The .DSP driver comes from the System file on my 7.1 machine.
Here's the process I went through to create the basic annotations, and it's probably a good idea to follow along exactly since the end file's offsets important. It's an exercise left to the reader to get a minivmac instance up enough to run the basic tools below. Mine is running 7.0.1 FWIW.
You can probably also get by without minivmac, and just run the fdisasm tools locally on the duo. I just used minivmac for convenience, since I tend to spend a lot of time making multiple iterations of the annotations & disassembly, and it's just easier and faster on a modern machine with minivmac.
* From 7.1, I duplicated my System file because if you open the live System, Resedit complains.
* Opened the duplicate in Resedit.
* In the DRVR resources, copied (cmd-c/Edit->Copy) the .DSP resource. My version has a size of 17082.
* Created a new file in Resedit called "DSP.rsrc" (file name gets encoded in the file, so using the same name is probably a good idea). And paste the copied DSP DRVR into it.
* Used Compact Pro's hqx encoding for safe transport to a modern machine that runs minivmac. This particular encoding probably isn't necessary, anything that you can use to copy the file into minivmac while preserving the resource fork is probably fine.
* Once inside a working minivmac instance (I used ImportFl
to get the DSP.rsrc.hqx file into minivmac), remove the binhex encoding or whatever other wrapper format you used.
* Attach this
disk to minivmac. You should see bin_names, bin_map, format, and the fdisasm utilities I'm about to mention. The fdisasm utilities are all GPL with source and licenses obtainable from the following links.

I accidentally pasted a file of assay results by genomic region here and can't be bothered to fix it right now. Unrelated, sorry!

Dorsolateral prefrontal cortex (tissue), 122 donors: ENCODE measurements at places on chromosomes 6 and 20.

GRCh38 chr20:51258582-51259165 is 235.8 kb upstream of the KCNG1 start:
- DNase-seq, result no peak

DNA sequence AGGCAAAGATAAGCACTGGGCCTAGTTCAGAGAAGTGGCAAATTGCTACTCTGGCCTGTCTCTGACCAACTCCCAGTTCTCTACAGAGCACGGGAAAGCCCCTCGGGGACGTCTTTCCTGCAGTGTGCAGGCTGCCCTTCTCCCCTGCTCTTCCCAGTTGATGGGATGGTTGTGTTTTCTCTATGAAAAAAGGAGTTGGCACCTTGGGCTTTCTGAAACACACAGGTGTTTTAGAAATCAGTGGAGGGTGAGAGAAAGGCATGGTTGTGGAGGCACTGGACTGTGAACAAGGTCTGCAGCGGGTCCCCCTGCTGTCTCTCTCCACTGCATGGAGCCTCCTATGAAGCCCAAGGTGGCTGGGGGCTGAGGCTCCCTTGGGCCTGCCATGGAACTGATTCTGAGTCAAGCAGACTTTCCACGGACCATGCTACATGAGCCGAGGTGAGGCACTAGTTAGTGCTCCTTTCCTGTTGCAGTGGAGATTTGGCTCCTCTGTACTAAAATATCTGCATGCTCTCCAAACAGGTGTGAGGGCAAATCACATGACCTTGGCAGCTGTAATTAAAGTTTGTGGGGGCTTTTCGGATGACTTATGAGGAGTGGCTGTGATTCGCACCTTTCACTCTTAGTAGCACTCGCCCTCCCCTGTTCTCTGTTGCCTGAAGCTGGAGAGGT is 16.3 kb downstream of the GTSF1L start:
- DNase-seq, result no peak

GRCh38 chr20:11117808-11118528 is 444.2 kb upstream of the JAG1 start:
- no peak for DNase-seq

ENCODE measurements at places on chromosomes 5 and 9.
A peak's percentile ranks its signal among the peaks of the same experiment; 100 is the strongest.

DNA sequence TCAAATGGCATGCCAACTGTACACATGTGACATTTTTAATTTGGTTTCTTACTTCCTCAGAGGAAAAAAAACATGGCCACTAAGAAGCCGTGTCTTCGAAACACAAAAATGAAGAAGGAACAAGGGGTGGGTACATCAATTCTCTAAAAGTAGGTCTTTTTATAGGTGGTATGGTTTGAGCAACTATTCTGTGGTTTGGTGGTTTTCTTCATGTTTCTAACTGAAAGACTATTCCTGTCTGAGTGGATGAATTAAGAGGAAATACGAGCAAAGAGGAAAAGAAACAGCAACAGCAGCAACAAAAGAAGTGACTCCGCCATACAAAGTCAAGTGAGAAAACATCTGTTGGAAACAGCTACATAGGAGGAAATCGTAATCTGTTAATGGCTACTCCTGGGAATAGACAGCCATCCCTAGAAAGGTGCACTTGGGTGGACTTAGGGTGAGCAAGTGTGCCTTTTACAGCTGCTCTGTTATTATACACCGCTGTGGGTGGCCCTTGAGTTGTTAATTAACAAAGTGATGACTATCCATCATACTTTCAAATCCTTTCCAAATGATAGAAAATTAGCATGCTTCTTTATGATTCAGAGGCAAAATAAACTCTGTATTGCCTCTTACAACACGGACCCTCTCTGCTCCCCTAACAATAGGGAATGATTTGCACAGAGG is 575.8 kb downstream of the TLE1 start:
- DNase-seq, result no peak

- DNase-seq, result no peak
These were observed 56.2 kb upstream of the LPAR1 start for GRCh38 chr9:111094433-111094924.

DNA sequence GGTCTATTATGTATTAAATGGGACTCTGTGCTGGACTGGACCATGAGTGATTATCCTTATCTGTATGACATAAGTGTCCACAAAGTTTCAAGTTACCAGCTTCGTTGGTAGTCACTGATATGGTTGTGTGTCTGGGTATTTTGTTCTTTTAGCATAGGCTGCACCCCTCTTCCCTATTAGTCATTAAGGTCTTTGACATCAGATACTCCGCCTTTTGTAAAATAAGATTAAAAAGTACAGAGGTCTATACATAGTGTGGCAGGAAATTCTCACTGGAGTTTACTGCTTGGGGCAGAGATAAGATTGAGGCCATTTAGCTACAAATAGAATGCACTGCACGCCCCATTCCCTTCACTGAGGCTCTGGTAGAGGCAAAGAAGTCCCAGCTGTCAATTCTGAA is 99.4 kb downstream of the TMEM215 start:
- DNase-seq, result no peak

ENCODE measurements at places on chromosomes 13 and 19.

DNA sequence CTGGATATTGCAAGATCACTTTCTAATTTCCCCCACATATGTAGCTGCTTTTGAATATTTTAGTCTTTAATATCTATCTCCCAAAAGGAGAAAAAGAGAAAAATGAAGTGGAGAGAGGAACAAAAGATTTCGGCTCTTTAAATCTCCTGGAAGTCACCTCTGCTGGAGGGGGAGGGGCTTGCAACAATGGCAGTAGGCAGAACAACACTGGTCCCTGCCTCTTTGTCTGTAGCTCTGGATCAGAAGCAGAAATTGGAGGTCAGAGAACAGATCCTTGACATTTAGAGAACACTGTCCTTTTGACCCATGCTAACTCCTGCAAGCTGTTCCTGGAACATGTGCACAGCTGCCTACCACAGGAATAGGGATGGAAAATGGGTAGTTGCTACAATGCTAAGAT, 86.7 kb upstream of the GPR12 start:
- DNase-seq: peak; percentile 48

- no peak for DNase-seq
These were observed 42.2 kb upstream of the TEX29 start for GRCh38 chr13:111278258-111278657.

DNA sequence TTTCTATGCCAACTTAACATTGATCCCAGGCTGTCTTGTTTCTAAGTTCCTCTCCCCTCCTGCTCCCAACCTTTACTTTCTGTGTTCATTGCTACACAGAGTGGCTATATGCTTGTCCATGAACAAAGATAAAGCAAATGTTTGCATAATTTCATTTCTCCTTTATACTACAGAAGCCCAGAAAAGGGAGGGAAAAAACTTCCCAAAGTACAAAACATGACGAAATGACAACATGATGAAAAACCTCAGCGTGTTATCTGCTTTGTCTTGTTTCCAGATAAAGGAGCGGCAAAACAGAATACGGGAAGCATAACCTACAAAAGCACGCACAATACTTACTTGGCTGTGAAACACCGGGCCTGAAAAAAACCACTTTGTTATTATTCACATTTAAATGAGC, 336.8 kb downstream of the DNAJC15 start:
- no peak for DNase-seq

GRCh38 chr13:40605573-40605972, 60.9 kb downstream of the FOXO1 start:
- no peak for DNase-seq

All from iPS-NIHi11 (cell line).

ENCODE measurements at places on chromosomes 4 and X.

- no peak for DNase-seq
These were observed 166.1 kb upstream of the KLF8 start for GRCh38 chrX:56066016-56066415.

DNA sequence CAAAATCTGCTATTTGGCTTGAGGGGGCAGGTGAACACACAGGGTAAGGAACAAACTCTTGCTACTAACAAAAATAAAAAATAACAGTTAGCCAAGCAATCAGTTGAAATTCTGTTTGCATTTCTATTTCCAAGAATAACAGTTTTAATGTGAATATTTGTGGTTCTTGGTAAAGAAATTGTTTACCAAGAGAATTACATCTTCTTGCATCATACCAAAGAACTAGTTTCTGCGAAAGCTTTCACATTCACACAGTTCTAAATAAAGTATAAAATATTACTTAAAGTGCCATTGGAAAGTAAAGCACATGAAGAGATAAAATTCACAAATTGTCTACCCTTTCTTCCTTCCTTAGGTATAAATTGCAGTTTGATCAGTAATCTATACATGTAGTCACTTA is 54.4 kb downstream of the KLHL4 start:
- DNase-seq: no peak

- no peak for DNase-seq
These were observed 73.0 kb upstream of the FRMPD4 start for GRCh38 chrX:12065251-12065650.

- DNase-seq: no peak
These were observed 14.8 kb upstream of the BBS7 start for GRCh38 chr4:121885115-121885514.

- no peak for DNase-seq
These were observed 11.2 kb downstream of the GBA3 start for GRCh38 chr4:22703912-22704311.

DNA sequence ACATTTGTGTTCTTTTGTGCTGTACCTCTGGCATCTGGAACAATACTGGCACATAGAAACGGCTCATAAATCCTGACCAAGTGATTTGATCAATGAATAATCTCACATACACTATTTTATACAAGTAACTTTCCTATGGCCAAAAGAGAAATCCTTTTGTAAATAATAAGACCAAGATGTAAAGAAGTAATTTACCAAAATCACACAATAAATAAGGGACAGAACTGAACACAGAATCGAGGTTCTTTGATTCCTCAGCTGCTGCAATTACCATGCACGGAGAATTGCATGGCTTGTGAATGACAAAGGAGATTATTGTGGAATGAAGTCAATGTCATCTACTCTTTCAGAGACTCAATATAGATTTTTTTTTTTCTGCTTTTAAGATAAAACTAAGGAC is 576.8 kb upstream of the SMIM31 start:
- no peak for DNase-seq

* Place the DSP.rsrc file on the mounted duodsp disk.
* Run GetRsFrk
to dump the resource fork into the data fork, so it'll be included in the disassembly. It'll generate a "bin" file in the same directory. This is the file used by all the fdisasm related tools.
* Run fdisasm
. It will generate a listing file. That's the disassembled text. I usually export it from minivmac using ExportFl
, since it's usually easier to just view text on the host system.
Hopefully, after all that, you'll have the disassembled file. The driver its self started at offset 0x104 for me, and starts with the word 0x4440. I've named the driver's open/prime/control/status/close entry points (defined in bin_names) and commented where the DRVR resource header starts (defined in the format file). You can add your own comments to the format file, and name labels, procedures, etc. in the bin_names, then rerun fdisasm to generate a new listing with the new comments/names inline.